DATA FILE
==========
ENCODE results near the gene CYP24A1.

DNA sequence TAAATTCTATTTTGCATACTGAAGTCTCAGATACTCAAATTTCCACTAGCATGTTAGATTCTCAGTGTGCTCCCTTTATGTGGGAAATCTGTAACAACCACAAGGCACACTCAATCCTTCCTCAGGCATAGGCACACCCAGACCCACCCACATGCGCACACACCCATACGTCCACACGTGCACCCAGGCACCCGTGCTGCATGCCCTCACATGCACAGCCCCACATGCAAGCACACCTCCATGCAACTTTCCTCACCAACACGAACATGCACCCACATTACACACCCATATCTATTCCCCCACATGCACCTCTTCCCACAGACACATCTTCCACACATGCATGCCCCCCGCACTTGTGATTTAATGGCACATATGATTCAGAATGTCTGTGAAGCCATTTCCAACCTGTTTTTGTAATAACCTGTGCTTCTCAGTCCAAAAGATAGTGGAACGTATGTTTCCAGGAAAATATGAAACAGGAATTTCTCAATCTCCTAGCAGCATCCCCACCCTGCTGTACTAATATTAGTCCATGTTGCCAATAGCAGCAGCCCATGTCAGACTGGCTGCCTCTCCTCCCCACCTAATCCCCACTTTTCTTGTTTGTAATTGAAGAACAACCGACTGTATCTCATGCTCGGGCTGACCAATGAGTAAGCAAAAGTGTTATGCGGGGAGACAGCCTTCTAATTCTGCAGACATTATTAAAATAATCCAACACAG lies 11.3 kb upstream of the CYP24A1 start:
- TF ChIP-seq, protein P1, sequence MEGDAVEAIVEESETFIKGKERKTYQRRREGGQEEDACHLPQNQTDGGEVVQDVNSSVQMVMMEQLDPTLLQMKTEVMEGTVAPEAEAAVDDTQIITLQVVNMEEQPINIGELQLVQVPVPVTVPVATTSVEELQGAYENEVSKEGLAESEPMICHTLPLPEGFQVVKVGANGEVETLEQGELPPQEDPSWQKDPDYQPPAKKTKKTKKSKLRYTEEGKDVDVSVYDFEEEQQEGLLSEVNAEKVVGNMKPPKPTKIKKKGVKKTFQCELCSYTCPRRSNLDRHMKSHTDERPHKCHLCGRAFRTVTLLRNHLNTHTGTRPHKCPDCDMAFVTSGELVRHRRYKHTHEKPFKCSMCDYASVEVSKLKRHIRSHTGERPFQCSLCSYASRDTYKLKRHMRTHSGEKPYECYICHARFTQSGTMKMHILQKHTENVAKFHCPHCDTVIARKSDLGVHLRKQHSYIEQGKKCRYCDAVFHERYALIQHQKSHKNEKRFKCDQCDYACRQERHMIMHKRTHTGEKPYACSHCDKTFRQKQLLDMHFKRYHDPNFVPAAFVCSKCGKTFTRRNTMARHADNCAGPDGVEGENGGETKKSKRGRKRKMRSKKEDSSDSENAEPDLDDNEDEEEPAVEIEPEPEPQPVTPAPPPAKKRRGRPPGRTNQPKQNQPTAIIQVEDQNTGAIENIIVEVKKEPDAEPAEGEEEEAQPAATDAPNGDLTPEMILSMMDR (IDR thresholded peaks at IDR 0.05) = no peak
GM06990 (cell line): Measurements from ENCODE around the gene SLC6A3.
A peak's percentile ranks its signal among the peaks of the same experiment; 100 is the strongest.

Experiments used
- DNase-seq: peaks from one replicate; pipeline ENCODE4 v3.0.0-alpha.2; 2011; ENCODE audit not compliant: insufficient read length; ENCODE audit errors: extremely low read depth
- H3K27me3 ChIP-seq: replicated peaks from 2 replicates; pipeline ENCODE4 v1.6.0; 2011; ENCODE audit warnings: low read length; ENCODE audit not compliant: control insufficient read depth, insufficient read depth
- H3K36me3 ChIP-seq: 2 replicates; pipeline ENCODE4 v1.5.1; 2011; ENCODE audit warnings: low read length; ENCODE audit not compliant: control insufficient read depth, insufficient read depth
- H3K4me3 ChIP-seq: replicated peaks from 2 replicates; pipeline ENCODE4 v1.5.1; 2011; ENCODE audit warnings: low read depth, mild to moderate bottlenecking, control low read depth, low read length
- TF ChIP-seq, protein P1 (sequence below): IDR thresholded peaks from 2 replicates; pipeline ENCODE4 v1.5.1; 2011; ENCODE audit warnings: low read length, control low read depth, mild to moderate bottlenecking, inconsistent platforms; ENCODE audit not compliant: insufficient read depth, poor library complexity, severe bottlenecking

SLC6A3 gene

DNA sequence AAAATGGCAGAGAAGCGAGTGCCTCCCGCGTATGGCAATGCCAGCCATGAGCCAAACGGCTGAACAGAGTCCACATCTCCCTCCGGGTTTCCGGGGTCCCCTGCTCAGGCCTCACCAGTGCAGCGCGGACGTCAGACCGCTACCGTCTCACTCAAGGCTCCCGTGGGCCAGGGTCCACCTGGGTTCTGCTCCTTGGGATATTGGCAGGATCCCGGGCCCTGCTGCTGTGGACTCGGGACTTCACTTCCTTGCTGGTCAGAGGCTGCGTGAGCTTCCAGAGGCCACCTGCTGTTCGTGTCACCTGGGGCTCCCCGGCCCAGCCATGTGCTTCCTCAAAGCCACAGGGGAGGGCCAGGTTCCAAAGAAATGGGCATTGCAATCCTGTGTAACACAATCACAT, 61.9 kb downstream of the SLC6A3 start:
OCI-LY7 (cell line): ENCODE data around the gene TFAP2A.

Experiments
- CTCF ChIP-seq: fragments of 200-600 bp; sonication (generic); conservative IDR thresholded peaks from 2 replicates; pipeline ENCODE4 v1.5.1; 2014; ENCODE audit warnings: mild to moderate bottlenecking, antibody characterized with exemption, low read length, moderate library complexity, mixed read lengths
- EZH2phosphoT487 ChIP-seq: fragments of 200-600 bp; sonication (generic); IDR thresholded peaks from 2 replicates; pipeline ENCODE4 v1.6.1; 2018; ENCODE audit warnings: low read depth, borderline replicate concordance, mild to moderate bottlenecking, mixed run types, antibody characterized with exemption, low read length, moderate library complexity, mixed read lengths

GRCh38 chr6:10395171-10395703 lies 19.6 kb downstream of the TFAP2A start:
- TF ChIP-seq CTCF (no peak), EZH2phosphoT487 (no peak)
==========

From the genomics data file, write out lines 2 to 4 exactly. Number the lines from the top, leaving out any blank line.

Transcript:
DNA sequence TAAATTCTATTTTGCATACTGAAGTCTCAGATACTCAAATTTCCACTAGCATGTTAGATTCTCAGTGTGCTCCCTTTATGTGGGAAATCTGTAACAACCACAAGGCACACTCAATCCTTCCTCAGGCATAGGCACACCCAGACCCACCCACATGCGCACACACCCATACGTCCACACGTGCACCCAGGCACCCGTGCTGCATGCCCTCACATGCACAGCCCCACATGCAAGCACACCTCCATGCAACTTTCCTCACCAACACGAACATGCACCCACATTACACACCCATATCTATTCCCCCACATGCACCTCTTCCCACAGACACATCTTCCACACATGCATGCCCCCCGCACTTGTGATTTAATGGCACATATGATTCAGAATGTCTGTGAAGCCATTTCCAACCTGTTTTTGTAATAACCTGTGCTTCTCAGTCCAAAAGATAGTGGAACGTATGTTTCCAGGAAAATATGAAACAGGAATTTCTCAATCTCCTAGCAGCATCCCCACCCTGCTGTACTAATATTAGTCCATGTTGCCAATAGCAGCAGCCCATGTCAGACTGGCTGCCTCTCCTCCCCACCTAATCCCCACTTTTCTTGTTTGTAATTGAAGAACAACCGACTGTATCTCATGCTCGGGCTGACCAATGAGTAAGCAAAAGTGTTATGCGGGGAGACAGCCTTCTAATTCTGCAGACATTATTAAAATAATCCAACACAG lies 11.3 kb upstream of the CYP24A1 start:
- TF ChIP-seq, protein P1, sequence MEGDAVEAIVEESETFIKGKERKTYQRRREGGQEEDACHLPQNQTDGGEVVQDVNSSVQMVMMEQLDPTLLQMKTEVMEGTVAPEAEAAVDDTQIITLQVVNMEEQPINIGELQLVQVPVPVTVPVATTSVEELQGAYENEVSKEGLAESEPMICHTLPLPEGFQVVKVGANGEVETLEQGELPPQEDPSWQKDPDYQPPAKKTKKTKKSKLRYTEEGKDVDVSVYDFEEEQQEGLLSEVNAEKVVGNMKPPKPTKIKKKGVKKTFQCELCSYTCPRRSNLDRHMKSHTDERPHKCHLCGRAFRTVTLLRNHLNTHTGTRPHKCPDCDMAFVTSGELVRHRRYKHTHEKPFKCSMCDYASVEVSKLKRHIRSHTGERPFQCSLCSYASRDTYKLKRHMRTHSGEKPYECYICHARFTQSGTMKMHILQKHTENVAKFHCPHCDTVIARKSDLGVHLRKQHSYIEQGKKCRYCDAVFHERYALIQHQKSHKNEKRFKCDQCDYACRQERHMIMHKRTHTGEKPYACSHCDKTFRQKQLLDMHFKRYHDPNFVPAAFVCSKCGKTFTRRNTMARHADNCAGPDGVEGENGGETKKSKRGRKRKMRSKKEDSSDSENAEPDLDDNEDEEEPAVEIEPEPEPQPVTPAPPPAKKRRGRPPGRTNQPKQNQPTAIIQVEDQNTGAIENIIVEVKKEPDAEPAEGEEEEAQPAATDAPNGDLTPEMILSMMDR (IDR thresholded peaks at IDR 0.05) = no peak
GM06990 (cell line): Measurements from ENCODE around the gene SLC6A3.